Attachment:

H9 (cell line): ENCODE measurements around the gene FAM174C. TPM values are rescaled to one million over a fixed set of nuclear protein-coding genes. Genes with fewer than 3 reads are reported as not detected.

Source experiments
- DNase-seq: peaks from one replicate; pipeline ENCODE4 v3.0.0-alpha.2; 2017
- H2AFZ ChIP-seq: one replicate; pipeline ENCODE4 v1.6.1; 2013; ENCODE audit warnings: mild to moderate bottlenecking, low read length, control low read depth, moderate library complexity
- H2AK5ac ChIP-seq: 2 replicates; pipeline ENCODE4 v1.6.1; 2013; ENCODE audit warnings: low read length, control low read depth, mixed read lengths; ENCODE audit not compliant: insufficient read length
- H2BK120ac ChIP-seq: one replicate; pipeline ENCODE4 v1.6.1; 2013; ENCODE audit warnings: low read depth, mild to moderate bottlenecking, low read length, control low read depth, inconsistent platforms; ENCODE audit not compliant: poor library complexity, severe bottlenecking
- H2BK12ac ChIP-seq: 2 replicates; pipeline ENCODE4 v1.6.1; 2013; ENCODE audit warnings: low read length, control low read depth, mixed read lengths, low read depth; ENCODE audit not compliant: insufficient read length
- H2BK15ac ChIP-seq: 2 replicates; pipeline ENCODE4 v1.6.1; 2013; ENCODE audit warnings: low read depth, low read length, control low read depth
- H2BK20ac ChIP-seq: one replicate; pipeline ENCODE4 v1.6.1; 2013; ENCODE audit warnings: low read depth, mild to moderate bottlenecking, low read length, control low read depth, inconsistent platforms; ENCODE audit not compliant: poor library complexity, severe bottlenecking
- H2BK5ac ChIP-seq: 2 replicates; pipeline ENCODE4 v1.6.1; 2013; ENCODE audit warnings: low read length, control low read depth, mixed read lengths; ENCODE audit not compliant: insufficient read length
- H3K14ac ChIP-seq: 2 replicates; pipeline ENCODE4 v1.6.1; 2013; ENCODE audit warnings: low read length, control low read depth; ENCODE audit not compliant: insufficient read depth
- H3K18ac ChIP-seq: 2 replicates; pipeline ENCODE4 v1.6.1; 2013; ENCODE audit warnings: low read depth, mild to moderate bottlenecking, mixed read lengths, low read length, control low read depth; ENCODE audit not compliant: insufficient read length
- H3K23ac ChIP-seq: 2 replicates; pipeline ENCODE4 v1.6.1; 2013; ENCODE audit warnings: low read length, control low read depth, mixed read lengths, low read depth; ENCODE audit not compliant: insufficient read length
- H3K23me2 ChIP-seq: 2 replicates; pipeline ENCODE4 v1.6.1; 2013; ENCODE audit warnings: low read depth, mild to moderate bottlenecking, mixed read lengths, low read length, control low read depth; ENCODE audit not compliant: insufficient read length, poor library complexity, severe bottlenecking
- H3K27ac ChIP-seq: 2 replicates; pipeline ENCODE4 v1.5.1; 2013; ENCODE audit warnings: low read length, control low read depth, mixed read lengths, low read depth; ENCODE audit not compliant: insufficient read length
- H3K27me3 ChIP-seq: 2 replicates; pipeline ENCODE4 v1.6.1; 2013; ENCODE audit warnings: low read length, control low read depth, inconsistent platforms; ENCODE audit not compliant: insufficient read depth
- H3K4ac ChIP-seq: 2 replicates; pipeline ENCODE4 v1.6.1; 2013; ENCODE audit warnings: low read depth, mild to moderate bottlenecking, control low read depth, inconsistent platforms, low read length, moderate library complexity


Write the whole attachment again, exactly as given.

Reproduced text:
H9 (cell line): ENCODE measurements around the gene FAM174C. TPM values are rescaled to one million over a fixed set of nuclear protein-coding genes. Genes with fewer than 3 reads are reported as not detected.

Source experiments
- DNase-seq: peaks from one replicate; pipeline ENCODE4 v3.0.0-alpha.2; 2017
- H2AFZ ChIP-seq: one replicate; pipeline ENCODE4 v1.6.1; 2013; ENCODE audit warnings: mild to moderate bottlenecking, low read length, control low read depth, moderate library complexity
- H2AK5ac ChIP-seq: 2 replicates; pipeline ENCODE4 v1.6.1; 2013; ENCODE audit warnings: low read length, control low read depth, mixed read lengths; ENCODE audit not compliant: insufficient read length
- H2BK120ac ChIP-seq: one replicate; pipeline ENCODE4 v1.6.1; 2013; ENCODE audit warnings: low read depth, mild to moderate bottlenecking, low read length, control low read depth, inconsistent platforms; ENCODE audit not compliant: poor library complexity, severe bottlenecking
- H2BK12ac ChIP-seq: 2 replicates; pipeline ENCODE4 v1.6.1; 2013; ENCODE audit warnings: low read length, control low read depth, mixed read lengths, low read depth; ENCODE audit not compliant: insufficient read length
- H2BK15ac ChIP-seq: 2 replicates; pipeline ENCODE4 v1.6.1; 2013; ENCODE audit warnings: low read depth, low read length, control low read depth
- H2BK20ac ChIP-seq: one replicate; pipeline ENCODE4 v1.6.1; 2013; ENCODE audit warnings: low read depth, mild to moderate bottlenecking, low read length, control low read depth, inconsistent platforms; ENCODE audit not compliant: poor library complexity, severe bottlenecking
- H2BK5ac ChIP-seq: 2 replicates; pipeline ENCODE4 v1.6.1; 2013; ENCODE audit warnings: low read length, control low read depth, mixed read lengths; ENCODE audit not compliant: insufficient read length
- H3K14ac ChIP-seq: 2 replicates; pipeline ENCODE4 v1.6.1; 2013; ENCODE audit warnings: low read length, control low read depth; ENCODE audit not compliant: insufficient read depth
- H3K18ac ChIP-seq: 2 replicates; pipeline ENCODE4 v1.6.1; 2013; ENCODE audit warnings: low read depth, mild to moderate bottlenecking, mixed read lengths, low read length, control low read depth; ENCODE audit not compliant: insufficient read length
- H3K23ac ChIP-seq: 2 replicates; pipeline ENCODE4 v1.6.1; 2013; ENCODE audit warnings: low read length, control low read depth, mixed read lengths, low read depth; ENCODE audit not compliant: insufficient read length
- H3K23me2 ChIP-seq: 2 replicates; pipeline ENCODE4 v1.6.1; 2013; ENCODE audit warnings: low read depth, mild to moderate bottlenecking, mixed read lengths, low read length, control low read depth; ENCODE audit not compliant: insufficient read length, poor library complexity, severe bottlenecking
- H3K27ac ChIP-seq: 2 replicates; pipeline ENCODE4 v1.5.1; 2013; ENCODE audit warnings: low read length, control low read depth, mixed read lengths, low read depth; ENCODE audit not compliant: insufficient read length
- H3K27me3 ChIP-seq: 2 replicates; pipeline ENCODE4 v1.6.1; 2013; ENCODE audit warnings: low read length, control low read depth, inconsistent platforms; ENCODE audit not compliant: insufficient read depth
- H3K4ac ChIP-seq: 2 replicates; pipeline ENCODE4 v1.6.1; 2013; ENCODE audit warnings: low read depth, mild to moderate bottlenecking, control low read depth, inconsistent platforms, low read length, moderate library complexity